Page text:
Thrombocytosis is associated with increased short and long term mortality after exacerbation of chronic obstructive pulmonary disease: a role for antiplatelet therapy?

    loading  Checking for direct PDF access through Ovid



Evidence suggests that platelets play a significant role in inflammation in addition to their role in thrombosis. Systemic inflammation is linked to poor short and long term outcomes in COPD. Increased platelet activation has been reported in acute exacerbations of COPD (AECOPD). We investigated whether thrombocytosis is independently associated with poor outcomes following AECOPD.


An observational cohort study of patients hospitalised with AECOPD was performed. Patients were >40 years with spirometry confirmed COPD admitted between 2009 and 2011. Platelet count was recorded on admission. The primary outcome was 1-year all-cause mortality. Secondary outcomes included inhospital mortality and cardiovascular events. Analyses were conducted using logistic regression after adjustment for confounding variables.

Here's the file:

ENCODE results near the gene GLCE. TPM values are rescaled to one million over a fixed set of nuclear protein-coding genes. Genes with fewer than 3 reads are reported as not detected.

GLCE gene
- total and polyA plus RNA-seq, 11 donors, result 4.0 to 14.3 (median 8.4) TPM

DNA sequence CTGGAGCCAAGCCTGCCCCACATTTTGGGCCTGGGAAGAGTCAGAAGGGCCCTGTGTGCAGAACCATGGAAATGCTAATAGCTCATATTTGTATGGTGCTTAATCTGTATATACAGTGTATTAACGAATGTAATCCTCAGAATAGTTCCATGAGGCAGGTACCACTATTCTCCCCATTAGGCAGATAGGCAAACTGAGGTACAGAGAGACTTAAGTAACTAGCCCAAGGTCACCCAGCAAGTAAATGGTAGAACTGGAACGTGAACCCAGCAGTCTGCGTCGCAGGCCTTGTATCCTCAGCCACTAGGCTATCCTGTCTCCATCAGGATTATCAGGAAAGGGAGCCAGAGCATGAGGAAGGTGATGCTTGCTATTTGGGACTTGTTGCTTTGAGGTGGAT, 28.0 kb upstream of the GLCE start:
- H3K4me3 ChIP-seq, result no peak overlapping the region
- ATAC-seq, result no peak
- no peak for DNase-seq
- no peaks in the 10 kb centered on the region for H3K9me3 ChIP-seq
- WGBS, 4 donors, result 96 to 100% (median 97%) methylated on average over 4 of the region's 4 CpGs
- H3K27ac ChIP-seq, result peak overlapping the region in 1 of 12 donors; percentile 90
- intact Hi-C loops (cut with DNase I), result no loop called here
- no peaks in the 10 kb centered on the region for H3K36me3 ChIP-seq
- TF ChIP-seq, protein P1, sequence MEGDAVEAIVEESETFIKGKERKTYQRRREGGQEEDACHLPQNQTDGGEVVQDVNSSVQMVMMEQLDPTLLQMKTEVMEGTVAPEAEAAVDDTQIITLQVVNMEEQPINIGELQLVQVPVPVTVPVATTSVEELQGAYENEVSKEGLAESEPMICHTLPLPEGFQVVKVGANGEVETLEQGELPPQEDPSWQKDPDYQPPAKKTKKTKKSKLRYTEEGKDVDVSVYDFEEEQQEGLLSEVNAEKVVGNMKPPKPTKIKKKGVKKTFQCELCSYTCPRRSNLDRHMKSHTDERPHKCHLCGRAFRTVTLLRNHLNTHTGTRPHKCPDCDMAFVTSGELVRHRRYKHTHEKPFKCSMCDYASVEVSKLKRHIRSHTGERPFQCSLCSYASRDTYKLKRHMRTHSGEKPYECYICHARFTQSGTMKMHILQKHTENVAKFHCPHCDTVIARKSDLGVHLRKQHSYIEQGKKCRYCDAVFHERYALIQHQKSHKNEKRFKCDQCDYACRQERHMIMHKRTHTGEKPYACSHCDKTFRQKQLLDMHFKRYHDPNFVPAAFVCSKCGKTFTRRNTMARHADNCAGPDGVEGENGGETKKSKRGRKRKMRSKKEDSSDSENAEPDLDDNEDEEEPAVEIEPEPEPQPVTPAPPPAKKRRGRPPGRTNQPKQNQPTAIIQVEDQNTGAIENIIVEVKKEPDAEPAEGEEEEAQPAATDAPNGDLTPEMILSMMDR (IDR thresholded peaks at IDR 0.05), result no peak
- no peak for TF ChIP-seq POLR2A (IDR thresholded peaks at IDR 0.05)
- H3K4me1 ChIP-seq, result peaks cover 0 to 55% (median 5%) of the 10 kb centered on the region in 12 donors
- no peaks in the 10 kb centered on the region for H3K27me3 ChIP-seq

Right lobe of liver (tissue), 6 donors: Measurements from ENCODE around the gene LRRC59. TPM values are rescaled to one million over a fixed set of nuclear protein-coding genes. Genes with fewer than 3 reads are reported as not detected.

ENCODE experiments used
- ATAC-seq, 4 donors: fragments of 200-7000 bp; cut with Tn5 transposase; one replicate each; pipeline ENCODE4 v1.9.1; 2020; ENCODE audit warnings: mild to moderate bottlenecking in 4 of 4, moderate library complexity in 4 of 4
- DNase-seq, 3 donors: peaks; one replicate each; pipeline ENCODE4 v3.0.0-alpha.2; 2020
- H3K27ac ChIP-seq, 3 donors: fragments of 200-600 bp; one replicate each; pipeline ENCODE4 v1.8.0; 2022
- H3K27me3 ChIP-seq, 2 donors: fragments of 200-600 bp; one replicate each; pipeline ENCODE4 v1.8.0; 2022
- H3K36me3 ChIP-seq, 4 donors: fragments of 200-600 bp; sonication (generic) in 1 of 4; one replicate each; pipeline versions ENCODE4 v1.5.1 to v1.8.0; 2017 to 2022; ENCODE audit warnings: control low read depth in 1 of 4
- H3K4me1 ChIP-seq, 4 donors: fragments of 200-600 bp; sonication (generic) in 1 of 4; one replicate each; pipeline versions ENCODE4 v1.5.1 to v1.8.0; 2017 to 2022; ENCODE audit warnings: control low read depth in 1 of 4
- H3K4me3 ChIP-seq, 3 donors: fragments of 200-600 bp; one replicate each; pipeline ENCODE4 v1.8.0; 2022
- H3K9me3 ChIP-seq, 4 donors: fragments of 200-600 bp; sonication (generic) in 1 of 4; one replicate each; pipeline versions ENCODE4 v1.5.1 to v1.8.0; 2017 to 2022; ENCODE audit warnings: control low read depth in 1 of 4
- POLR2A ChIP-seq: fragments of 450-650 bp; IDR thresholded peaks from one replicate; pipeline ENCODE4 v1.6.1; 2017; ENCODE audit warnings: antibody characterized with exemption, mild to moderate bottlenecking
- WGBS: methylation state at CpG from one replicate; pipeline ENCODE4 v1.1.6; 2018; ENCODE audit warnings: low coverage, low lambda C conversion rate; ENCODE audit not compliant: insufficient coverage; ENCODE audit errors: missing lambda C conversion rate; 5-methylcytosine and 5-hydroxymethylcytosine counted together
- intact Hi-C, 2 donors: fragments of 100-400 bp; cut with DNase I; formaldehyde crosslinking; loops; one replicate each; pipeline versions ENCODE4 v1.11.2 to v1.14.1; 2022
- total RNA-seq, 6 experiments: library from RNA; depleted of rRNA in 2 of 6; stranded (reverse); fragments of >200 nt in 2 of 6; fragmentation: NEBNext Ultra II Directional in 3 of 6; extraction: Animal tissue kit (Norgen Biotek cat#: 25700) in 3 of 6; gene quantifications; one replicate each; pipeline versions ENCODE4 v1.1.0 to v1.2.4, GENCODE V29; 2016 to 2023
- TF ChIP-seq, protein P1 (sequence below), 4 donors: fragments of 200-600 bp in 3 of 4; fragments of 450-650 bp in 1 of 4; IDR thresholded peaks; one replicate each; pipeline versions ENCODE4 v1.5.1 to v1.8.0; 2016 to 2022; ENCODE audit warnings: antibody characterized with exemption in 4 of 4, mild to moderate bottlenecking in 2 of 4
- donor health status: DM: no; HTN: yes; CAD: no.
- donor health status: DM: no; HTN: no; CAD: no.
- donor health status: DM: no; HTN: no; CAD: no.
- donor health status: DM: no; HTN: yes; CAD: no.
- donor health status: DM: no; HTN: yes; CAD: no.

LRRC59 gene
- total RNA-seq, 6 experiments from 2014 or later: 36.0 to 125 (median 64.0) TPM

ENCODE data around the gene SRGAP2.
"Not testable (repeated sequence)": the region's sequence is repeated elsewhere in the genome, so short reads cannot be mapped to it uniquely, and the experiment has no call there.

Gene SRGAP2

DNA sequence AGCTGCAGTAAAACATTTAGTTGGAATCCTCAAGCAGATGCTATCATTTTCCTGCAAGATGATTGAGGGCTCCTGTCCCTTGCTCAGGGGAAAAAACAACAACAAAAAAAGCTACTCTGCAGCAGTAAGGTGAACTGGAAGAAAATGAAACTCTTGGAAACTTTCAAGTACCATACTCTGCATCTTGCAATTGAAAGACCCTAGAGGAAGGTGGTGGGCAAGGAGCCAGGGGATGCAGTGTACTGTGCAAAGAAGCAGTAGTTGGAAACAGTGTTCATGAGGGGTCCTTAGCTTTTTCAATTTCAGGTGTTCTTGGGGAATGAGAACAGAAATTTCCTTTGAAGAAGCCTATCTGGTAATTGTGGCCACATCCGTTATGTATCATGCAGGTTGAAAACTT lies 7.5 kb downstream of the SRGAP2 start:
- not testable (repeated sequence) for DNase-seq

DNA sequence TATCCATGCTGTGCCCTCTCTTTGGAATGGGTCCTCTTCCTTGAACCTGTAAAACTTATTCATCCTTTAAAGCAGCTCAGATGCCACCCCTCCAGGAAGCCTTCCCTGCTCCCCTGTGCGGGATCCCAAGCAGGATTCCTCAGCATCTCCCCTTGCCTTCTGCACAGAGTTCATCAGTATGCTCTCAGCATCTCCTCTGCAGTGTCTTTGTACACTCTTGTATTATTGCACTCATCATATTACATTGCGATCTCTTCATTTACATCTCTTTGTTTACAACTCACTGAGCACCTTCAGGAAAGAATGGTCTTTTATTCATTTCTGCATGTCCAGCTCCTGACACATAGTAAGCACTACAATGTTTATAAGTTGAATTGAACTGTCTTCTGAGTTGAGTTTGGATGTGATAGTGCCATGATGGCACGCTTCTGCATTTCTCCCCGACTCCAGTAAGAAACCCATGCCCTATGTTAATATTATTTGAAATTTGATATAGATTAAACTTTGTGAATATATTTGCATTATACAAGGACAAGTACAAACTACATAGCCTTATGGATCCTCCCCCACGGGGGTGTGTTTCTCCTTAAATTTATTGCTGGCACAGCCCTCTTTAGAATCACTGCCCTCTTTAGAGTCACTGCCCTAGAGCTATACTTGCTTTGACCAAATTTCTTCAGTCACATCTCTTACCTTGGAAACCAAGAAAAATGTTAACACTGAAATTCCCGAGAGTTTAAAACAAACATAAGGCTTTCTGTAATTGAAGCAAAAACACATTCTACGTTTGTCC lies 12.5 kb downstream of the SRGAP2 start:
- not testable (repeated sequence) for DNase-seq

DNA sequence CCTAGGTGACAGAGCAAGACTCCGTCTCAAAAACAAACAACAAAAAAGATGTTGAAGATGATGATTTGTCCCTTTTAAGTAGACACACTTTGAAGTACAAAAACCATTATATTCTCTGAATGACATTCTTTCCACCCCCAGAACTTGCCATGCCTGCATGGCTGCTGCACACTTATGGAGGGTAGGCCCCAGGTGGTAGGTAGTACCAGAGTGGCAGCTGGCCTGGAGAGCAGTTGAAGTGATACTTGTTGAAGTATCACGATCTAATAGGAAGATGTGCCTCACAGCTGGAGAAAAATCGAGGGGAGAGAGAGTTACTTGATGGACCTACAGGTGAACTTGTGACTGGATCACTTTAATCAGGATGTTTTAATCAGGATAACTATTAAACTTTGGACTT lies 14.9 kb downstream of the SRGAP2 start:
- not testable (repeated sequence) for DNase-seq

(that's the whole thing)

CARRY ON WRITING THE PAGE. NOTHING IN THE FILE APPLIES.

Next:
1343 patients (49% male) were included. Median age was 72 years (IQR 63–79 years). 157 (11.7%) had thrombocytosis. Thrombocytosis was associated with both 1-year mortality and inhospital mortality; OR 1.53 (95% CI 1.03 to 2.29, p=0.030) and OR 2.37 (95% CI 1.29 to 4.34, p=0.005), respectively. Cardiovascular hospitalisation was not significantly increased (OR 1.13 (95% CI 0.73 to 1.76, p=0.600)) in patients with thrombocytosis. Aspirin or clopidogrel treatment correlated with a reduction in 1-year mortality (OR 0.63 (95% CI 0.47 to 0.85, p=0.003)) but not inhospital mortality (OR 0.69 (95% CI 0.41 to 1.11, p=0.124)).


After adjustment for confounders thrombocytosis was associated with increased 1-year mortality after exacerbation of COPD. Antiplatelet therapy was associated with significantly lower 1-year mortality and may have a protective role to play in patients with AECOPD.

Related Topics

    loading  Loading Related Articles